We couldn't have picked a better morning for our Sit Spot on the South Downs, a great place to observe nature: animals, birds, plants, trees, and the sun, wind, and clouds. A place where you can simply be still and open your senses.
Good sit spot stories from all who came. And a quick walk afterwards to take in the breathtaking view of the Sussex coast.
Even though we derive many physical and psychological benefits from being outside in nature, our modern lifestyles have created a disconnect from the natural environment where we spend significantly more time indoors.
In fact some researchers estimate that we now spend up to 90% of our lives indoors.
For the vast majority of human history, the outside was always part of the inside, and at no moment during our day were we ever really separated from nature.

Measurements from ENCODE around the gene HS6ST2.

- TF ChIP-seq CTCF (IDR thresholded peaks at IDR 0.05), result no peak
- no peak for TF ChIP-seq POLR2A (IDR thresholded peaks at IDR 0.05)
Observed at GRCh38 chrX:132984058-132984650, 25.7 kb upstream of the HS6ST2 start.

It's been a tough few weeks in the UK… but if you’re looking for a way to feel better about it all, a sit spot can help.
I first came across the idea of a sit spot on a Meetup walk run by Mark Sears - just before he landed a job as head of The Wild Network.
Mark led us up Hollingbury Hill to a spot near the fort and quietly told me he'd been going there every day to sit for half an hour, for a year, come rain or shine.
He'd got to know the birds and the plants, and it'd helped him to find some calm, and decompress after hectic days.
It's an idea that I read more about in Jon Young's excellent book What the Robin Knows.
If you haven't heard of it, a sit spot is somewhere you go regularly on your own to sit quietly and look, listen, smell and feel the surrounding landscape.
It could be in your back garden, or a park, or somewhere a bit wilder.
Author & Curator
Nigel Berman is the founder of School of the Wild.